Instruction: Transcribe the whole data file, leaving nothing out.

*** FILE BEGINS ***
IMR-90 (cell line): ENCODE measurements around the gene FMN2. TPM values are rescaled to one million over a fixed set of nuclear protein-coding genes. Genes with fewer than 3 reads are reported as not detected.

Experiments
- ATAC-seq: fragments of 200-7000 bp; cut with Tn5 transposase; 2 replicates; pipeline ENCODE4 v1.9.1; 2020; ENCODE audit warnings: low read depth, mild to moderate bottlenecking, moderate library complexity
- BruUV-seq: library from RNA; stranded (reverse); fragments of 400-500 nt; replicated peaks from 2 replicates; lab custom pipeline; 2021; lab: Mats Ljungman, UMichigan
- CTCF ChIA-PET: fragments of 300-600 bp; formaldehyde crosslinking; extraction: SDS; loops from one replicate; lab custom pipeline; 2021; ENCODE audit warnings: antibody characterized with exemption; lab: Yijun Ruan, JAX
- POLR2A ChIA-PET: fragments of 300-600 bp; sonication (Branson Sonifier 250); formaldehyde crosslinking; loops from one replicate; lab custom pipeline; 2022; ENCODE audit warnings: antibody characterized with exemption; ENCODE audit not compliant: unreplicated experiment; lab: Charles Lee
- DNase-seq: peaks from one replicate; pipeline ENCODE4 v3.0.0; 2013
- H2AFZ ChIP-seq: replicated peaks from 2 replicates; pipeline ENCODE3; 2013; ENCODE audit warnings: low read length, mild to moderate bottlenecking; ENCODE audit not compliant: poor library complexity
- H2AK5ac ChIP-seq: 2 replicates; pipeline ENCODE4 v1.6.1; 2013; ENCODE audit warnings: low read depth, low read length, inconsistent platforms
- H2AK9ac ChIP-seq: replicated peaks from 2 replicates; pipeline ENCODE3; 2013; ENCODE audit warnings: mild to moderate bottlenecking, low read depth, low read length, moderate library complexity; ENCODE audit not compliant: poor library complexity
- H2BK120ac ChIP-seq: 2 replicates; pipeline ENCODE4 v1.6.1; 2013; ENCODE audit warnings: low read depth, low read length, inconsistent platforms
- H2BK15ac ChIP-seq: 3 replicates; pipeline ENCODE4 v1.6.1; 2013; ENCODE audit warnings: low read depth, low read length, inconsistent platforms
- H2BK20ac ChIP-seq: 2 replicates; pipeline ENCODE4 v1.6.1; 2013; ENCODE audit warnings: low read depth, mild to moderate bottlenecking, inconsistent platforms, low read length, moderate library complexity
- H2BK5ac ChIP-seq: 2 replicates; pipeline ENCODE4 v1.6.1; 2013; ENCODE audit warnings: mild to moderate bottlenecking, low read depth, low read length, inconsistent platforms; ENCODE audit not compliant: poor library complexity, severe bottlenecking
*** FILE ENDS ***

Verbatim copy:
IMR-90 (cell line): ENCODE measurements around the gene FMN2. TPM values are rescaled to one million over a fixed set of nuclear protein-coding genes. Genes with fewer than 3 reads are reported as not detected.

Experiments
- ATAC-seq: fragments of 200-7000 bp; cut with Tn5 transposase; 2 replicates; pipeline ENCODE4 v1.9.1; 2020; ENCODE audit warnings: low read depth, mild to moderate bottlenecking, moderate library complexity
- BruUV-seq: library from RNA; stranded (reverse); fragments of 400-500 nt; replicated peaks from 2 replicates; lab custom pipeline; 2021; lab: Mats Ljungman, UMichigan
- CTCF ChIA-PET: fragments of 300-600 bp; formaldehyde crosslinking; extraction: SDS; loops from one replicate; lab custom pipeline; 2021; ENCODE audit warnings: antibody characterized with exemption; lab: Yijun Ruan, JAX
- POLR2A ChIA-PET: fragments of 300-600 bp; sonication (Branson Sonifier 250); formaldehyde crosslinking; loops from one replicate; lab custom pipeline; 2022; ENCODE audit warnings: antibody characterized with exemption; ENCODE audit not compliant: unreplicated experiment; lab: Charles Lee
- DNase-seq: peaks from one replicate; pipeline ENCODE4 v3.0.0; 2013
- H2AFZ ChIP-seq: replicated peaks from 2 replicates; pipeline ENCODE3; 2013; ENCODE audit warnings: low read length, mild to moderate bottlenecking; ENCODE audit not compliant: poor library complexity
- H2AK5ac ChIP-seq: 2 replicates; pipeline ENCODE4 v1.6.1; 2013; ENCODE audit warnings: low read depth, low read length, inconsistent platforms
- H2AK9ac ChIP-seq: replicated peaks from 2 replicates; pipeline ENCODE3; 2013; ENCODE audit warnings: mild to moderate bottlenecking, low read depth, low read length, moderate library complexity; ENCODE audit not compliant: poor library complexity
- H2BK120ac ChIP-seq: 2 replicates; pipeline ENCODE4 v1.6.1; 2013; ENCODE audit warnings: low read depth, low read length, inconsistent platforms
- H2BK15ac ChIP-seq: 3 replicates; pipeline ENCODE4 v1.6.1; 2013; ENCODE audit warnings: low read depth, low read length, inconsistent platforms
- H2BK20ac ChIP-seq: 2 replicates; pipeline ENCODE4 v1.6.1; 2013; ENCODE audit warnings: low read depth, mild to moderate bottlenecking, inconsistent platforms, low read length, moderate library complexity
- H2BK5ac ChIP-seq: 2 replicates; pipeline ENCODE4 v1.6.1; 2013; ENCODE audit warnings: mild to moderate bottlenecking, low read depth, low read length, inconsistent platforms; ENCODE audit not compliant: poor library complexity, severe bottlenecking